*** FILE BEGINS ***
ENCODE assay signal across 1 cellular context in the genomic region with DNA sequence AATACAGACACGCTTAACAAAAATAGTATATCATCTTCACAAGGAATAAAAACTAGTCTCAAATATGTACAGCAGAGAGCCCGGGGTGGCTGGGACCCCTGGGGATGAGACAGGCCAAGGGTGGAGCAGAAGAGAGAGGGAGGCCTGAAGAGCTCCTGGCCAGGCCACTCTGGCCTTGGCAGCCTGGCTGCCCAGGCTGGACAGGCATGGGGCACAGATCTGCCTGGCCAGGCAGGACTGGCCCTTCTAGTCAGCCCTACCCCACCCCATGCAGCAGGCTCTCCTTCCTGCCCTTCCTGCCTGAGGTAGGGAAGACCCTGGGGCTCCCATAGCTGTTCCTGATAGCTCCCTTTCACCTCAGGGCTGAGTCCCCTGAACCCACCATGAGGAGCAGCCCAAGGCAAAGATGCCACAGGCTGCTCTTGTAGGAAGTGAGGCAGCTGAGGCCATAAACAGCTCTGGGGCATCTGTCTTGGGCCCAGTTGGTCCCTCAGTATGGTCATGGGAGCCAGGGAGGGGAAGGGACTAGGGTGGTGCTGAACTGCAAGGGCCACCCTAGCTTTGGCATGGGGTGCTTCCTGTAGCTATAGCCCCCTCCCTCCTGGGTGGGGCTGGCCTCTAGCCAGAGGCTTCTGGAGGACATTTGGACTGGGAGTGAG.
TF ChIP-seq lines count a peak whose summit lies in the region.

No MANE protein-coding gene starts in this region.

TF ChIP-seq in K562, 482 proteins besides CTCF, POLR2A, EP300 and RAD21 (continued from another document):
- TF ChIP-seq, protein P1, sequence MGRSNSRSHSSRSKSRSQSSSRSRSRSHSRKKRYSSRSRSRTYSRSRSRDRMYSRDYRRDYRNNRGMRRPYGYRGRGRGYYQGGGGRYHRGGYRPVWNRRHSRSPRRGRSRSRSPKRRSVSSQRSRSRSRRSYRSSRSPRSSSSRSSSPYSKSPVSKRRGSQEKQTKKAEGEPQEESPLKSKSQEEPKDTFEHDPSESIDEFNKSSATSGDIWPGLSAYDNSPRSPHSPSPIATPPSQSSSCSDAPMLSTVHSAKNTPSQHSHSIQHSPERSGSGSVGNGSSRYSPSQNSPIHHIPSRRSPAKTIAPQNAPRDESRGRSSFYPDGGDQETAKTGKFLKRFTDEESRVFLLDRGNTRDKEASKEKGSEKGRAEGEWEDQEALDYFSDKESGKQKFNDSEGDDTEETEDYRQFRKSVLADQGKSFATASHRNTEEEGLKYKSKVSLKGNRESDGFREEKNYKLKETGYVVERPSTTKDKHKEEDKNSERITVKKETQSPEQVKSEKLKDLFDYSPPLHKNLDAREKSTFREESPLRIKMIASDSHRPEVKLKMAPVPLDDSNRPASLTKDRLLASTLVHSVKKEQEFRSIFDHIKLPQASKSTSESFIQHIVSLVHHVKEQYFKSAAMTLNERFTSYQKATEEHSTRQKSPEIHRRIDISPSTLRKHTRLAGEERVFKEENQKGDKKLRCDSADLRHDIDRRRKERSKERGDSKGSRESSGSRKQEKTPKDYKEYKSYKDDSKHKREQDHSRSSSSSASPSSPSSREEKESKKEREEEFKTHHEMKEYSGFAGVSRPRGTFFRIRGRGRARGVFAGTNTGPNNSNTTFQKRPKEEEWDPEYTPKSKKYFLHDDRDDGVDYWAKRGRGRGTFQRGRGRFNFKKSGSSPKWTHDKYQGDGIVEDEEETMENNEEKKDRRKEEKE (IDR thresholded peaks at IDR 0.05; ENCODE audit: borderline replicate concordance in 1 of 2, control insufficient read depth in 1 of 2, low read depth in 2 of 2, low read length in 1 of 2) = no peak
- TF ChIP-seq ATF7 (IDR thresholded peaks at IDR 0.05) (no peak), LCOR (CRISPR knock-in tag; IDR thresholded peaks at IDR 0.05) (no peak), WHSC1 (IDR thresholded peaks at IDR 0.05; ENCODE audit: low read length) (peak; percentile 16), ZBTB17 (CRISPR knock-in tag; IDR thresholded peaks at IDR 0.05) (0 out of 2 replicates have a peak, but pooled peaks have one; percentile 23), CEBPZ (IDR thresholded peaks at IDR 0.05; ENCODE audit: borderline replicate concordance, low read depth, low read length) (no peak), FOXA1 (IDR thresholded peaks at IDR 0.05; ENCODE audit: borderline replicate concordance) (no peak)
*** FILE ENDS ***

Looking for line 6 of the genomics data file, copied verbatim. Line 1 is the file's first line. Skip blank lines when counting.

- TF ChIP-seq ATF7 (IDR thresholded peaks at IDR 0.05) (no peak), LCOR (CRISPR knock-in tag; IDR thresholded peaks at IDR 0.05) (no peak), WHSC1 (IDR thresholded peaks at IDR 0.05; ENCODE audit: low read length) (peak; percentile 16), ZBTB17 (CRISPR knock-in tag; IDR thresholded peaks at IDR 0.05) (0 out of 2 replicates have a peak, but pooled peaks have one; percentile 23), CEBPZ (IDR thresholded peaks at IDR 0.05; ENCODE audit: borderline replicate concordance, low read depth, low read length) (no peak), FOXA1 (IDR thresholded peaks at IDR 0.05; ENCODE audit: borderline replicate concordance) (no peak)